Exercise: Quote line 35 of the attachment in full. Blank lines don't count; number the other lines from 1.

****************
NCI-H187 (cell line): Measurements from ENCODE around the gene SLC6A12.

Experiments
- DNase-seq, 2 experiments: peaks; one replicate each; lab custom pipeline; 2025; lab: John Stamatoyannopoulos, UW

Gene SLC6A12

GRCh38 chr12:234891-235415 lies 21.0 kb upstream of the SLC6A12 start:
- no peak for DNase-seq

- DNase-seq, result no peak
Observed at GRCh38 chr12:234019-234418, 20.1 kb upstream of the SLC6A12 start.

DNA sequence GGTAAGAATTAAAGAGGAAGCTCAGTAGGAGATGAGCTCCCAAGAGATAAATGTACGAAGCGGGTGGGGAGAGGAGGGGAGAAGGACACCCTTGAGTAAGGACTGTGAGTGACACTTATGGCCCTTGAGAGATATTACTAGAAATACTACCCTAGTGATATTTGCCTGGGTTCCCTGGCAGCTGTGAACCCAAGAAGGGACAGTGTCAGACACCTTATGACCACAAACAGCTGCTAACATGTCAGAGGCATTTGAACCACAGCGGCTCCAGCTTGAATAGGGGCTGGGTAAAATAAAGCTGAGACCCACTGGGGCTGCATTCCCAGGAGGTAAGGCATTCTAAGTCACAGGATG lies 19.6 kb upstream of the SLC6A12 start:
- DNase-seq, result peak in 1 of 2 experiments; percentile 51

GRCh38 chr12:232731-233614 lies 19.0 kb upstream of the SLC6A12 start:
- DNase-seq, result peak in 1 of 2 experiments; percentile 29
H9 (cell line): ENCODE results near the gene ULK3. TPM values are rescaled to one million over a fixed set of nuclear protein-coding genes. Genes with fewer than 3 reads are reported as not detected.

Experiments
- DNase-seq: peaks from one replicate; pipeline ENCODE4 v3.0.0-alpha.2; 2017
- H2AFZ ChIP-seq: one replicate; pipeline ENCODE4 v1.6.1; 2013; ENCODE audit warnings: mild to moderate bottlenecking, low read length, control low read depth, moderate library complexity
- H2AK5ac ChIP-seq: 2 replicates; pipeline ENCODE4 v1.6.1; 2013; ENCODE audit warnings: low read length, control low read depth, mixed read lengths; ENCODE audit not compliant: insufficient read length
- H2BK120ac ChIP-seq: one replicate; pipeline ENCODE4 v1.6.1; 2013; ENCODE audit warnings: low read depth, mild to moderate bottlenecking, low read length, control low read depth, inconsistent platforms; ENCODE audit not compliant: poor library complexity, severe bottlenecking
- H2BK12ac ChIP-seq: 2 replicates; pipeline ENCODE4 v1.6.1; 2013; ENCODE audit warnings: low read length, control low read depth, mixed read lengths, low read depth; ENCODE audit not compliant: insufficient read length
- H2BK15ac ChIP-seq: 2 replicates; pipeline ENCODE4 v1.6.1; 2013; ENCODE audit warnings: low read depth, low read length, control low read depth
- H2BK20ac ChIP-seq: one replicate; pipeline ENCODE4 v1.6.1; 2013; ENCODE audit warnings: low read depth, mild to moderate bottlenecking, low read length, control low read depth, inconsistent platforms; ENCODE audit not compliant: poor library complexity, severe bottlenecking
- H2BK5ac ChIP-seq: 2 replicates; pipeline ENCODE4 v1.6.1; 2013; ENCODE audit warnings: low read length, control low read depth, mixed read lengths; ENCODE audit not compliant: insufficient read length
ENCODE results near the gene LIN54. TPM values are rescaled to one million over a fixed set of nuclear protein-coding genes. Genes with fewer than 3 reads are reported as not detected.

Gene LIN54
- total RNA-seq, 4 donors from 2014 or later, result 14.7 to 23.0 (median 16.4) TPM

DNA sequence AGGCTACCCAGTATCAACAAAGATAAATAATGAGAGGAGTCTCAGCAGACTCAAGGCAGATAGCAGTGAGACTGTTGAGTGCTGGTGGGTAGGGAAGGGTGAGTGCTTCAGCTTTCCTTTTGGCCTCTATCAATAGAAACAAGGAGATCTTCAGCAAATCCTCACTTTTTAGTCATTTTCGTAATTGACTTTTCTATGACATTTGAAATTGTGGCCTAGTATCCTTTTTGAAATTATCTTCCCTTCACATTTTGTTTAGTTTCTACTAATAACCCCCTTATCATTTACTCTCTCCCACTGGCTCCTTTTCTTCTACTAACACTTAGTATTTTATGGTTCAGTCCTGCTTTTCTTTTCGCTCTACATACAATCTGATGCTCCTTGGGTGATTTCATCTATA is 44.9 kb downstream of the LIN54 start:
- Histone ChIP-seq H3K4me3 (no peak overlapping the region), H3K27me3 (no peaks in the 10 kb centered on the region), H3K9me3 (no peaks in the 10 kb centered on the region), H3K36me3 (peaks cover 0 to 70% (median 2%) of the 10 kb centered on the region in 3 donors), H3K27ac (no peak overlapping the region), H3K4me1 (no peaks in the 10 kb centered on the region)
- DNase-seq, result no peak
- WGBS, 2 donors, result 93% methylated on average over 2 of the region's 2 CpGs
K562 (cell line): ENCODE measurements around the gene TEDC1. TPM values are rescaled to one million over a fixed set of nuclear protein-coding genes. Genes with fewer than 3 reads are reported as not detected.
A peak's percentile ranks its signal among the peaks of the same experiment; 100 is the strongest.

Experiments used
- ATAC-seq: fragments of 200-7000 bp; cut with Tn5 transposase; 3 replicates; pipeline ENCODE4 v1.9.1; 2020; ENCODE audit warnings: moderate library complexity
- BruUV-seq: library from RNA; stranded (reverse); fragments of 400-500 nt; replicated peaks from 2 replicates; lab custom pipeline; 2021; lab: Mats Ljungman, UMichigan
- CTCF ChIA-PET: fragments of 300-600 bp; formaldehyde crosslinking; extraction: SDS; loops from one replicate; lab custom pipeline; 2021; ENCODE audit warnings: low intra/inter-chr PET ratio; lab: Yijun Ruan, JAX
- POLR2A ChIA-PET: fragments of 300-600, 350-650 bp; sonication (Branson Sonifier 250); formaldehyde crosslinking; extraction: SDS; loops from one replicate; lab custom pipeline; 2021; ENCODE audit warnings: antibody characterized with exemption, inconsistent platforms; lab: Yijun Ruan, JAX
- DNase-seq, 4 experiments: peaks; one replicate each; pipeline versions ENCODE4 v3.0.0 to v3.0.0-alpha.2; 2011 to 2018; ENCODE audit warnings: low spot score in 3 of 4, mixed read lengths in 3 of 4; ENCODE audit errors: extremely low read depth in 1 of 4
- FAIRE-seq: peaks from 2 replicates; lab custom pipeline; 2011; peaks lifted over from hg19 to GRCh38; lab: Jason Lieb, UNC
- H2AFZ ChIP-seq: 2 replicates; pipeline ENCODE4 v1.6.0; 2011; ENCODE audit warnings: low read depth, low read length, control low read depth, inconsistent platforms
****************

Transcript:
- CTCF ChIA-PET: fragments of 300-600 bp; formaldehyde crosslinking; extraction: SDS; loops from one replicate; lab custom pipeline; 2021; ENCODE audit warnings: low intra/inter-chr PET ratio; lab: Yijun Ruan, JAX